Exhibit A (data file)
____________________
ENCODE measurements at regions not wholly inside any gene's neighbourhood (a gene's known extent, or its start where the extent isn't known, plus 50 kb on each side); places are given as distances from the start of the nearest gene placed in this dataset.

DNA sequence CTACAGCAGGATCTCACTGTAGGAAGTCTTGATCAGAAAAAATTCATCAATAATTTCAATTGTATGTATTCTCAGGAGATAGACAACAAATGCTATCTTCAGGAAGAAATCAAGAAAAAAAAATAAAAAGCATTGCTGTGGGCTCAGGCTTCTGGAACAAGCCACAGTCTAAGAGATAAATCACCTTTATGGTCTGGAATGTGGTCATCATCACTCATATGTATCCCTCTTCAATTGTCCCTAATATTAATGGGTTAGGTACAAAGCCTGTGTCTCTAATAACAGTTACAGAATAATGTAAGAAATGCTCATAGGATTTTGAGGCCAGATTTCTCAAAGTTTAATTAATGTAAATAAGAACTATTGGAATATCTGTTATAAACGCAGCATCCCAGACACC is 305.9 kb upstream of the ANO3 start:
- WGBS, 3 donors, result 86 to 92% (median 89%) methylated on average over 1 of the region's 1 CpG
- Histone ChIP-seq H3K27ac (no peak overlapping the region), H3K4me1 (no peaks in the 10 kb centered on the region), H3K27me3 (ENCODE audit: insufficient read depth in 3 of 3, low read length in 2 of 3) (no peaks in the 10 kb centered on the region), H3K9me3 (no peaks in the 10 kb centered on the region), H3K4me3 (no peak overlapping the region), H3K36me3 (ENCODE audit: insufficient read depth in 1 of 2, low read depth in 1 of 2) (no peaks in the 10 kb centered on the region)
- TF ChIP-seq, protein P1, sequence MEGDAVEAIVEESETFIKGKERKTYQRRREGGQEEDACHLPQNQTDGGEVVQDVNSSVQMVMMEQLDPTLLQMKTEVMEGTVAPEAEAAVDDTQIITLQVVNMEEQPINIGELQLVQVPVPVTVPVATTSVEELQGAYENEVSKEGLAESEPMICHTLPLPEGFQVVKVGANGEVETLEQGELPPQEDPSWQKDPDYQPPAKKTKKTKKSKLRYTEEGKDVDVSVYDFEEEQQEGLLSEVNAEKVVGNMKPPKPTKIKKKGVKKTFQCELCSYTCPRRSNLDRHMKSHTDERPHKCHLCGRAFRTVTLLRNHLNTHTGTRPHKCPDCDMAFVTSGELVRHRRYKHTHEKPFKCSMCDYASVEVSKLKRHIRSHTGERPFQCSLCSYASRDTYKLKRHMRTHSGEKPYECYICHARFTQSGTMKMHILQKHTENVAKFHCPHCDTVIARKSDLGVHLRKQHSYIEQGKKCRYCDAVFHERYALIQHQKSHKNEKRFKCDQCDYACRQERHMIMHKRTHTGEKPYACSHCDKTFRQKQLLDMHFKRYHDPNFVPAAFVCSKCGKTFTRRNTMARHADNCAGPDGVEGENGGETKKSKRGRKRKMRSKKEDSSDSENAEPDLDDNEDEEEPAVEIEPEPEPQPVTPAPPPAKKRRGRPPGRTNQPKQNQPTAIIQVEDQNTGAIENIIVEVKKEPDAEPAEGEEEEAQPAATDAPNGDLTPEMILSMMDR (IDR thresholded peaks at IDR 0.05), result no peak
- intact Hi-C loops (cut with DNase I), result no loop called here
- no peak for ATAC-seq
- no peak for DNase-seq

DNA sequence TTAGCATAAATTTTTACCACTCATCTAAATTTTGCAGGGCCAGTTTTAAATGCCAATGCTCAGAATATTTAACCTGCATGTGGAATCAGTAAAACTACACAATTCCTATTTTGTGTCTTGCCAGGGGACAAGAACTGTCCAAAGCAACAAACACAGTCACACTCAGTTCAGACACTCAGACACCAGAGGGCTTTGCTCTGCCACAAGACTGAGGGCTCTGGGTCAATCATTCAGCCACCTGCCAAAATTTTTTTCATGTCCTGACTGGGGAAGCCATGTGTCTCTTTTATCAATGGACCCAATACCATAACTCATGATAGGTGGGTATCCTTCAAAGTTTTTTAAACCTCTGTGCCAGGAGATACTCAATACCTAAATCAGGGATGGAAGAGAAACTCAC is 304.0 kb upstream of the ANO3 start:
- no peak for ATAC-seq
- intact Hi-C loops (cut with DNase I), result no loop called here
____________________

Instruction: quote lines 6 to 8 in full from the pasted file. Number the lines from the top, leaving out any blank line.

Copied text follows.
- intact Hi-C loops (cut with DNase I), result no loop called here
- no peak for ATAC-seq
- no peak for DNase-seq